Newspaper article The Northern Star (Lismore, Australia)

Corned Beef a Favourite; the Weekend Cook Maggie Cooper

Newspaper article The Northern Star (Lismore, Australia)

Corned Beef a Favourite; the Weekend Cook Maggie Cooper

Article excerpt

ONE OF the meals we most looked forward to when I was a kid was Mum's corned silverside.

Our family has Irish ancestry so Mum followed the traditional recipe that hailed from the Emerald Isle, but corned silverside (or just corned beef) is served in many countries a its exact origins are unclear.

What is clear though is that, no matter which country it was prepared in, beef and other meats were corned as a way of extending their viability. In the days before refrigeration, the corning process a so called because the granules of salt that were used resembled kernels of corn a kept the meat edible for longer, as did certain ways of currying meat. The vinegar-based vindaloo from the Goa region of India started as just another way of pickling perishable food.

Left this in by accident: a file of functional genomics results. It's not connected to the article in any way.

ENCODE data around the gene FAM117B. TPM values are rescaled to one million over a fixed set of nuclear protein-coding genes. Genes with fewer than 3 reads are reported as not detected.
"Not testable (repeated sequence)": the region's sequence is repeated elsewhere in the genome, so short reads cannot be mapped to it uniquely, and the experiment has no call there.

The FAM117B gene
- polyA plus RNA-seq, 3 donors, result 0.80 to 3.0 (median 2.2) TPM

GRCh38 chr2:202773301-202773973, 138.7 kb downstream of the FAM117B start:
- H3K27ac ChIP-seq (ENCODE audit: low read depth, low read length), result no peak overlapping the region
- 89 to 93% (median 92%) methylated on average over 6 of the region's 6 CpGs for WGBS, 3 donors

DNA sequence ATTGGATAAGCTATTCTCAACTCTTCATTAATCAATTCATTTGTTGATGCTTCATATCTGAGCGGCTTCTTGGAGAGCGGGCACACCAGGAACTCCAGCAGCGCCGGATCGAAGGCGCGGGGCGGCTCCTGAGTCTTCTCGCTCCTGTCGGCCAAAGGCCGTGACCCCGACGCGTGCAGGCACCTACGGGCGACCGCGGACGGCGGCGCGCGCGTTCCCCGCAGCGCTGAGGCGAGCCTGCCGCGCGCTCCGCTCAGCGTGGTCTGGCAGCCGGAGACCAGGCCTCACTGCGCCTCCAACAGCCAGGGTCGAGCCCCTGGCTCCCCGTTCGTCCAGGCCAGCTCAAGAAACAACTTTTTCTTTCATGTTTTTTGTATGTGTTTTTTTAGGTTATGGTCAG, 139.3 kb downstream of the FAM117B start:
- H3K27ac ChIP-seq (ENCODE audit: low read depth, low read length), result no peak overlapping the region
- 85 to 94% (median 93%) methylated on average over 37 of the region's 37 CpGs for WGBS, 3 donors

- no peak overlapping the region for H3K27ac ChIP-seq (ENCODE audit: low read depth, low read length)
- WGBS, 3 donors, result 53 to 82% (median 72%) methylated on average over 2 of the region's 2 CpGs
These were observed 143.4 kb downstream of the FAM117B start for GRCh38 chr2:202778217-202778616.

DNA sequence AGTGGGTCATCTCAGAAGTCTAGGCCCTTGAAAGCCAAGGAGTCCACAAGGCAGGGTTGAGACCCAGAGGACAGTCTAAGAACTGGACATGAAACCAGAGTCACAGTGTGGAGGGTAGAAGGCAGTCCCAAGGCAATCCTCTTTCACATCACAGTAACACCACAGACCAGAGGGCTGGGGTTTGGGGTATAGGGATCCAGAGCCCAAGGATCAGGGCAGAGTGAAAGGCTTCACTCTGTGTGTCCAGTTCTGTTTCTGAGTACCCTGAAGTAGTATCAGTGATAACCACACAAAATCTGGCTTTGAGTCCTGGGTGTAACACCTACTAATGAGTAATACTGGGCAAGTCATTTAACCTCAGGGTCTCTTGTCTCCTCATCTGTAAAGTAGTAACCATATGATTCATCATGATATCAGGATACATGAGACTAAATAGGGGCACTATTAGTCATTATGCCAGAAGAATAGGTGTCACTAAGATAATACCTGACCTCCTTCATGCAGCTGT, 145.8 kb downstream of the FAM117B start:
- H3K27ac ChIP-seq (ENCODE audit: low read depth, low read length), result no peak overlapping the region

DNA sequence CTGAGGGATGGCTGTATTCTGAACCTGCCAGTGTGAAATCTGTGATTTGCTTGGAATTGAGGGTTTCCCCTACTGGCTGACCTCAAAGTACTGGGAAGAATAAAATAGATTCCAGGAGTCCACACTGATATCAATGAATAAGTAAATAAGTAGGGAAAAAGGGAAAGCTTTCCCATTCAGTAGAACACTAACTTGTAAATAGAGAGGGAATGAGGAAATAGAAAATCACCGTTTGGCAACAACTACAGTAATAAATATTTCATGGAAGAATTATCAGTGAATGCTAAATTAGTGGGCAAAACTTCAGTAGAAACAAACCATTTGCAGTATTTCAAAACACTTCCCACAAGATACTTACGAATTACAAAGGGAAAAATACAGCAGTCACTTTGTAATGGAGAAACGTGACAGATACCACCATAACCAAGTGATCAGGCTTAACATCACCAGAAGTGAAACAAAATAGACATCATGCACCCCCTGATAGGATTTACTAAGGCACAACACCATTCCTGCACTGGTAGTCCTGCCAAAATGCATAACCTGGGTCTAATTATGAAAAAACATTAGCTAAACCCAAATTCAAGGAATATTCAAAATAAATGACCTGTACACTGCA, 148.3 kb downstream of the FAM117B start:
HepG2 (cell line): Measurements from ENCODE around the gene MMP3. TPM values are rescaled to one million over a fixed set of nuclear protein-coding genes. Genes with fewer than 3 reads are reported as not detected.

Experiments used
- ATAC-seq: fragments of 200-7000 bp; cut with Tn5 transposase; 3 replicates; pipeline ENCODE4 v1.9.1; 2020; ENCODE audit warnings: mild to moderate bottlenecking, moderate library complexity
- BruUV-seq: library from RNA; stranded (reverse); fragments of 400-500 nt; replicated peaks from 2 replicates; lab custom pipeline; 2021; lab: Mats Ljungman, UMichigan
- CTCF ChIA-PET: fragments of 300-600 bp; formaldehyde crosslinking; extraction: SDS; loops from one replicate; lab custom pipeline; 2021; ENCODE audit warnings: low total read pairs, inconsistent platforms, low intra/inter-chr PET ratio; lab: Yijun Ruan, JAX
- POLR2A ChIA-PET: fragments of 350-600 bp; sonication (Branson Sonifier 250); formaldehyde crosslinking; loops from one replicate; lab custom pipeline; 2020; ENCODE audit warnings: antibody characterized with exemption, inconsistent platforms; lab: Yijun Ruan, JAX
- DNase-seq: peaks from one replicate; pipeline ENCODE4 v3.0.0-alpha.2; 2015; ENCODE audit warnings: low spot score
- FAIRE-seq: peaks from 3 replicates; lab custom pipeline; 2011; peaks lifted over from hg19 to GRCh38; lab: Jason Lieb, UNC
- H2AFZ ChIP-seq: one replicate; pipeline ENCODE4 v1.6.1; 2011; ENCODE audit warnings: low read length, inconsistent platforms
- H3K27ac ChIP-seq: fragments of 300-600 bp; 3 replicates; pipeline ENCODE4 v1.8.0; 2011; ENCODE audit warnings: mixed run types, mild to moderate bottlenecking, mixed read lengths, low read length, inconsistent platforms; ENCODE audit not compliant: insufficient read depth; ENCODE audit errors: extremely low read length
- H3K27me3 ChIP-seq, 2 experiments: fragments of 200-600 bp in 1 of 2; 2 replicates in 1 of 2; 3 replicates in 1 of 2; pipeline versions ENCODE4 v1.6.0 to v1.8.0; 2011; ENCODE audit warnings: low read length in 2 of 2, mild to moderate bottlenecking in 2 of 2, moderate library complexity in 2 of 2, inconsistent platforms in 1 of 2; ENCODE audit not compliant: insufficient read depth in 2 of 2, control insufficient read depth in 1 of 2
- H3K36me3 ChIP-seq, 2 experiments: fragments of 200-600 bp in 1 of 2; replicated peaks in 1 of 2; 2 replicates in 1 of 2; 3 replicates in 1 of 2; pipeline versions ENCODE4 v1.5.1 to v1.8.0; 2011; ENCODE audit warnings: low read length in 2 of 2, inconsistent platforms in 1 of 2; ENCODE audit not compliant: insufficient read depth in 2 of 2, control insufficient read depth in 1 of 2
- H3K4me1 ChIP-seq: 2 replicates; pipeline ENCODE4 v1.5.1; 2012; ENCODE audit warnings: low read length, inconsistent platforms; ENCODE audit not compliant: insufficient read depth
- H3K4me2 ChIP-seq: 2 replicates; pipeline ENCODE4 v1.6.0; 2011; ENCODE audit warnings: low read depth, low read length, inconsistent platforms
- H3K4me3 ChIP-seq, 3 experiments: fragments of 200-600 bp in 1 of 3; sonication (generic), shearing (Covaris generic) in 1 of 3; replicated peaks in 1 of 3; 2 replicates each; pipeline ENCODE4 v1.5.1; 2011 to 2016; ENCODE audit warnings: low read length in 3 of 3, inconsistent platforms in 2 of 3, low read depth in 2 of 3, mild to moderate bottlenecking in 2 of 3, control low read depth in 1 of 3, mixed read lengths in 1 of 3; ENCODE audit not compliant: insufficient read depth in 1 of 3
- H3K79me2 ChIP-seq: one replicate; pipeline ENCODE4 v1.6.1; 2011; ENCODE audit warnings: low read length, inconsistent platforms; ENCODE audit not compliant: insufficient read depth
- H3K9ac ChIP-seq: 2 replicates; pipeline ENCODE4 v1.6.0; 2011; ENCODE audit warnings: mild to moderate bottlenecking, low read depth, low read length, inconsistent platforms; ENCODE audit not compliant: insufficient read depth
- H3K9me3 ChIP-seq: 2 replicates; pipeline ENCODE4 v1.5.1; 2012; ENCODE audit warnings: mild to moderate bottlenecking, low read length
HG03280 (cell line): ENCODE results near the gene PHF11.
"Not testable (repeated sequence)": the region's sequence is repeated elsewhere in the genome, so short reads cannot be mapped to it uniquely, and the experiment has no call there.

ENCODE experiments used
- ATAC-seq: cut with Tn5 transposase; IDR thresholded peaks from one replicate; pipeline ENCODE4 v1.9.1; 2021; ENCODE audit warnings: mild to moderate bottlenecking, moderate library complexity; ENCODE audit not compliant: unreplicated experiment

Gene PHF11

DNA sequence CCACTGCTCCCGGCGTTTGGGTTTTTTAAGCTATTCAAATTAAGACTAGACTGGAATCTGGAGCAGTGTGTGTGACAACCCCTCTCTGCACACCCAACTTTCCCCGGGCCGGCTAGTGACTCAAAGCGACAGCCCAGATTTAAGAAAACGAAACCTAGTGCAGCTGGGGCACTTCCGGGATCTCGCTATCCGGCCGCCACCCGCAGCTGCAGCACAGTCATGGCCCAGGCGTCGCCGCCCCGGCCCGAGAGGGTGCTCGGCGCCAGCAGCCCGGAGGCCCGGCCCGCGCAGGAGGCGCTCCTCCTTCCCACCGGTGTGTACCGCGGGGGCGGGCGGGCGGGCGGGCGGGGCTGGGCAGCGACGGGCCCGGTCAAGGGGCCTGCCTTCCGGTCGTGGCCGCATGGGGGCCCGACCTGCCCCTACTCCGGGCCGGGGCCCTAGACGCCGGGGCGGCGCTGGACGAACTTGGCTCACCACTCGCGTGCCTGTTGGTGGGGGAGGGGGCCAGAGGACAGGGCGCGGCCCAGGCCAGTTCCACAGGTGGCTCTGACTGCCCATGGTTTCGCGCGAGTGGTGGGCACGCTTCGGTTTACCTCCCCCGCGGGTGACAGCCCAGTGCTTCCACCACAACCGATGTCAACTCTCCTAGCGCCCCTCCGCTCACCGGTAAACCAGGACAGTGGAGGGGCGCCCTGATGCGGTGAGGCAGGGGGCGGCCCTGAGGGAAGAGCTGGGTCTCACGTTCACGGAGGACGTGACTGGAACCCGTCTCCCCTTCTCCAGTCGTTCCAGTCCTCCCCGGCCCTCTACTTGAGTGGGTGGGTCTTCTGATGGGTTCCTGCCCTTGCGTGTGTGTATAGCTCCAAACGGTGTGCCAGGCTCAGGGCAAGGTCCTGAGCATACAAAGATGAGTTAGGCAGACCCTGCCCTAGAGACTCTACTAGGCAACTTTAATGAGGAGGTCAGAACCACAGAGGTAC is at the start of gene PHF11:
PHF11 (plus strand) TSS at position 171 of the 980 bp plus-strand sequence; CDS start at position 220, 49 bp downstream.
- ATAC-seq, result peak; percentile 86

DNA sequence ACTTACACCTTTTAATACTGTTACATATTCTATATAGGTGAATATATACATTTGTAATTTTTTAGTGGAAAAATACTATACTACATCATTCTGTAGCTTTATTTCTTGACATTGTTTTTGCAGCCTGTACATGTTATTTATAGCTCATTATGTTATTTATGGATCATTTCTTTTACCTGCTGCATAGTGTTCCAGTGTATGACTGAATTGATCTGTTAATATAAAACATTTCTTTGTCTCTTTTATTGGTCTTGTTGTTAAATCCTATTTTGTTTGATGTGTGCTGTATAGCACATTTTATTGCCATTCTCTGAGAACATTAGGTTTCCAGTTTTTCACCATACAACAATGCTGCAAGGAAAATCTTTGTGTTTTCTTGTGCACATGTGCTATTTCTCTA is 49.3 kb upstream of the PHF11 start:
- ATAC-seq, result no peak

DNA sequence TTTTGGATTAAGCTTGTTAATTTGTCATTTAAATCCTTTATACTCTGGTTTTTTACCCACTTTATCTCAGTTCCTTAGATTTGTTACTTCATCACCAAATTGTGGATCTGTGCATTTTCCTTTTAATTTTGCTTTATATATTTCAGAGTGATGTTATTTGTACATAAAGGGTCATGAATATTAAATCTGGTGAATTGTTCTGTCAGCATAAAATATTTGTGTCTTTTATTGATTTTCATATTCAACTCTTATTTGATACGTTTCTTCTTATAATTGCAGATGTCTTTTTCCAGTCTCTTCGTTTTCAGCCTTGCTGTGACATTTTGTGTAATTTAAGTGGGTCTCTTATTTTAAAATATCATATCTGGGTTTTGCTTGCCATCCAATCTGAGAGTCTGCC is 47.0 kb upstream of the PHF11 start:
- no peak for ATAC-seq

The traditional Irish accompaniment to corned silverside is colcannon, a hearty vegetable side consisting of mashed potatoes combined with cabbage. I love colcannon (in fact it's one of the few ways I eat cabbage a it's not generally a favourite of mine), but you can also serve the spuds either boiled, steamed or just mashed on their own to complement corned beef. …

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